Encouraging signs for Bellinger River Snapping Turtle

Discussion in 'Reptile News' started by Flaviemys purvisi, Jul 19, 2020.

  1. Flaviemys purvisi

    Flaviemys purvisi Very Well-Known Member

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    JULY 9 2020
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    Bellingen Riverwatch


    BELLINGEN Riverwatch began in June 2017 in response to a turtle mortality event which killed an estimated 90 per cent of the Critically Endangered Bellinger River Snapping Turtle (BRST).

    Three years on, the program is stronger than ever.

    "We have 29 volunteers and five schools working together each month to cover 28 sites across the Bellinger and Kalang catchments," project coordinator Amy Denshire said.

    "The dedication of these volunteers is absolutely amazing. Some of them have been with us since the very beginning."

    This project brings together 11 partners, including OzGREEN, Department of Planning, Industry and Environment (DPIE), Bellingen Shire Council, Bellinger Landcare and NSW Waterwatch.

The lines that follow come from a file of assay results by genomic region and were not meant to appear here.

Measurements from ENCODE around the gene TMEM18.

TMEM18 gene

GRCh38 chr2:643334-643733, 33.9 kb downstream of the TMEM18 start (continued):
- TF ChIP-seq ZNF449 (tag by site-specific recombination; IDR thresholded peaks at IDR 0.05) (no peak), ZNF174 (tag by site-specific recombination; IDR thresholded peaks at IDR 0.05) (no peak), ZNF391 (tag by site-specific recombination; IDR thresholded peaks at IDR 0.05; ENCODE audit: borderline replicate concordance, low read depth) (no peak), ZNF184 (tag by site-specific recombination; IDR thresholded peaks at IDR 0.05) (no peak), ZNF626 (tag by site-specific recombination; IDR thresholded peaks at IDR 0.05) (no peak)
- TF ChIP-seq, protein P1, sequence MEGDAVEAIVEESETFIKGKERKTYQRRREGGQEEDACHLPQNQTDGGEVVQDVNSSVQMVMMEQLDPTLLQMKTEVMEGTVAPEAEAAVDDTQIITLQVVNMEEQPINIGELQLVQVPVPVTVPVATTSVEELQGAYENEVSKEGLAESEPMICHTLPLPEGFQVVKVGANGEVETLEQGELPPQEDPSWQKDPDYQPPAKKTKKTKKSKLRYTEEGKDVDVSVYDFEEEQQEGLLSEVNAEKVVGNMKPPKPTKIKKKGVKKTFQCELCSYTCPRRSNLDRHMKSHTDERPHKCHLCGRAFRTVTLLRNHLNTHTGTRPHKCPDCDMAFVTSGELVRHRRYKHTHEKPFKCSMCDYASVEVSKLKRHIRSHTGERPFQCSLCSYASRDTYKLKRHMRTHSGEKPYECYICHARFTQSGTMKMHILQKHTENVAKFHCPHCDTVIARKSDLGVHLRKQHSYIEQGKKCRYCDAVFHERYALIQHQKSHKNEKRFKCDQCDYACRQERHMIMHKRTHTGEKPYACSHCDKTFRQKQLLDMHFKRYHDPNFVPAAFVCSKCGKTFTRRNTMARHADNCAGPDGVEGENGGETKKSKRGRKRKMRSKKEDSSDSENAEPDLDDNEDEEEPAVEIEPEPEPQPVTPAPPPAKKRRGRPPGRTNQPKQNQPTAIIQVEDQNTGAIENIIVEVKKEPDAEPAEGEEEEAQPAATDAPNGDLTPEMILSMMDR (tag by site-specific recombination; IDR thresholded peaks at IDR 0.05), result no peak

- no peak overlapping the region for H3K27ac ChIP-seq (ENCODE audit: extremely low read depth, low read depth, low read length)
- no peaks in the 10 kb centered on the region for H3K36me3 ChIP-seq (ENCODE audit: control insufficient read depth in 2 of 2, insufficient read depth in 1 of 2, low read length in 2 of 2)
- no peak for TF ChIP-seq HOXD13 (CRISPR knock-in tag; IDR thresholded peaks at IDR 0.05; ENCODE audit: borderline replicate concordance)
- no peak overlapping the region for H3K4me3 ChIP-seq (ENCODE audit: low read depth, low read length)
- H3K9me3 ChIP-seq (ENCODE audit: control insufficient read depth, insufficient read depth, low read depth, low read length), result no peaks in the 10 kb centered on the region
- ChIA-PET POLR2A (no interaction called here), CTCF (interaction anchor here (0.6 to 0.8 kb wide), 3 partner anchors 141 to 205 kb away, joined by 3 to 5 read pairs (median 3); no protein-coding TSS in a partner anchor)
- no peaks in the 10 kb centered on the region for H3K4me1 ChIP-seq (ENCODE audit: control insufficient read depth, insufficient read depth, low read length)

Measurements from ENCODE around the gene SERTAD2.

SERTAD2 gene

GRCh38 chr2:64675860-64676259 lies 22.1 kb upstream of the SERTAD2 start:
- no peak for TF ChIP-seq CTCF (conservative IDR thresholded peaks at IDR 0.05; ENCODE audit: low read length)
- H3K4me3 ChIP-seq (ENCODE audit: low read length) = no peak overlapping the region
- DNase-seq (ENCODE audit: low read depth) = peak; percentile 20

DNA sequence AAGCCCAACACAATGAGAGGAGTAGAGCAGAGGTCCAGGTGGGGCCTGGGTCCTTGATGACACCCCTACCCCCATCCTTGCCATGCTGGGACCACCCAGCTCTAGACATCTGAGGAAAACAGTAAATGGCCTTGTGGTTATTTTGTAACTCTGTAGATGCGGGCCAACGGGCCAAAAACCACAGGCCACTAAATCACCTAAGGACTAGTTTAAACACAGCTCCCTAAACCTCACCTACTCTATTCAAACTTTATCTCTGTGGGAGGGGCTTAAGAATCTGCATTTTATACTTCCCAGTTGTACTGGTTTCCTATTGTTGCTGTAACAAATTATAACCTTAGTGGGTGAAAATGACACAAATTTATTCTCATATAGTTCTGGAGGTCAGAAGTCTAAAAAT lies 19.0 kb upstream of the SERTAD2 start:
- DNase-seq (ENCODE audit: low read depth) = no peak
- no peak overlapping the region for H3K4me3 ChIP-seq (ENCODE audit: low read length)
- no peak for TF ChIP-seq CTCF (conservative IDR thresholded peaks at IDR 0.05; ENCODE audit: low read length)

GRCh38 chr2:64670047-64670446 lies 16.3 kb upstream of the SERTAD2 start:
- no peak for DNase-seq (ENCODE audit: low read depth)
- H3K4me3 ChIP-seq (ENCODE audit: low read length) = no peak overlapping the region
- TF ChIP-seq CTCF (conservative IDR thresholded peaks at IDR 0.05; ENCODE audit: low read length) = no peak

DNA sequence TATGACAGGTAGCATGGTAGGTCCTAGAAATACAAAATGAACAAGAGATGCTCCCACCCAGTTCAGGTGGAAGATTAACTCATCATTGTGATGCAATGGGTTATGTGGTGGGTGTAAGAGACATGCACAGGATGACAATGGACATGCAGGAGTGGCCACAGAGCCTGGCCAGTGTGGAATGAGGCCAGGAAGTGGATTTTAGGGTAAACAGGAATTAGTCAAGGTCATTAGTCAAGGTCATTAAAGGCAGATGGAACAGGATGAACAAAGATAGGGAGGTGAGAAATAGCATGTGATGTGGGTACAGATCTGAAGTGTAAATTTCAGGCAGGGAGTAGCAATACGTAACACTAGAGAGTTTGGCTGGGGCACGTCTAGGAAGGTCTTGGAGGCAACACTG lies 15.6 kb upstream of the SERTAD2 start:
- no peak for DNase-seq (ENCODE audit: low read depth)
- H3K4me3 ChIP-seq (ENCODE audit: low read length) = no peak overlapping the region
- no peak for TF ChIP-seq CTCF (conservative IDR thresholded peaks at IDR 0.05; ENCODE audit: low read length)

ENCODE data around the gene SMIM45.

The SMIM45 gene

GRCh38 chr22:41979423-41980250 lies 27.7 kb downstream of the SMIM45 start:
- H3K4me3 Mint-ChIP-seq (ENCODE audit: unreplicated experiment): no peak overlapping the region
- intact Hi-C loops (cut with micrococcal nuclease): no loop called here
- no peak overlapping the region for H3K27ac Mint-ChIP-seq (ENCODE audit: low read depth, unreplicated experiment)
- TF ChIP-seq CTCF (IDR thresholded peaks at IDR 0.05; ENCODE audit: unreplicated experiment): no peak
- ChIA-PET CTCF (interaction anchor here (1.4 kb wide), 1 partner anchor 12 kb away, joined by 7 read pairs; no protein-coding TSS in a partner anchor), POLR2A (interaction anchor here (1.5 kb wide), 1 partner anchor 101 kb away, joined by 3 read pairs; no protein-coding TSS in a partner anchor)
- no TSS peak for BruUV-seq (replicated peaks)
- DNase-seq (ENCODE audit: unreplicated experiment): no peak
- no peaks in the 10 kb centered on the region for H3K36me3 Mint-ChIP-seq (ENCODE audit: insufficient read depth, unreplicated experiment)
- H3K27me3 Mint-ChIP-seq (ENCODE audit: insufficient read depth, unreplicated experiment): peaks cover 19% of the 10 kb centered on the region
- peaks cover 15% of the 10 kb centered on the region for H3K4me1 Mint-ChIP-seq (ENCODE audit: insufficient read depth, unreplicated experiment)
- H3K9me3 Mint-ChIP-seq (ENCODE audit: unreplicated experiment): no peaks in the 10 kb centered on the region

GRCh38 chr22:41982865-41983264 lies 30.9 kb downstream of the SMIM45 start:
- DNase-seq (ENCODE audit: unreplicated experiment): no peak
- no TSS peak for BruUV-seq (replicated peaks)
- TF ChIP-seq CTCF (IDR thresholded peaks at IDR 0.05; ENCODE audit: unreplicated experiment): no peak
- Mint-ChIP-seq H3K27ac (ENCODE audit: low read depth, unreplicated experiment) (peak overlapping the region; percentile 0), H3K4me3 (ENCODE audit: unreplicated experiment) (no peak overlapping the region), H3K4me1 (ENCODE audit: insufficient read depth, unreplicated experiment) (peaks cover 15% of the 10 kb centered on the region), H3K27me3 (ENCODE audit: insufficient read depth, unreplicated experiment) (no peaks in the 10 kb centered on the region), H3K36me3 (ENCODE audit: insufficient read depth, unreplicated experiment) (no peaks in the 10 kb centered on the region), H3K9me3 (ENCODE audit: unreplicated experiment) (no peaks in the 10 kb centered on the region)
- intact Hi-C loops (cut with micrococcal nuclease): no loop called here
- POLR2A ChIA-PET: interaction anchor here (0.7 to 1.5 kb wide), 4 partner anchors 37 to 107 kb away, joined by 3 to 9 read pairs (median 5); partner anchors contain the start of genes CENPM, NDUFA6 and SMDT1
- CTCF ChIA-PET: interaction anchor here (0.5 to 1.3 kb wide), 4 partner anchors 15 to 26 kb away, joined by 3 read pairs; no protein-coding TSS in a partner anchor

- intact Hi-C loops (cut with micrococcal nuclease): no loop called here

The data collected is interpreted by program partners and is available online at www.ozgreen.org/br_data. Partners also distribute a free monthly e-newsletter to over 250 subscribers. Data is accessed by partners to support recovery actions for BRST.

    DPIE is working with Symbio Wildlife Park and Taronga Zoo on captive breeding programs and there have been two releases of captive bred turtles to date. DPIE continue to monitor the turtles released.

    17 animals were captured in March and April and appear in good health. Now the water has cooled, they continue to monitor the animals via radio tracking.

    Courting behaviour has been observed in the captive populations which will hopefully lead to another good season of breeding (nesting occurs around November).

    The program is a prime example of a highly successful citizen science monitoring programs taking place in Australia at the moment. It is a testament to the Bellingen Shire community's connectedness to their local waterways, and dedication to environmental stewardship and threatened species.

    With less than 200 BRST left in the wild, the situation remains critical. Partners would like to give a heartfelt thank you to all the volunteers, teachers, students, businesses, and community members who have supported this program over the past three years.

    "The need to continue the monitoring of the Bellinger River post bushfire and the impacts to the Critically Endangered Bellinger River Snapping Turtle is of national significance," said Nakia Belmer of the Department of Planning, Industry & Environment.

    Bellingen Riverwatch is always looking for more volunteers to support its program into the future. Contact Amy on riverwatch@ozgreen.org.au for more information.
     
    Josiah Rossic likes this.

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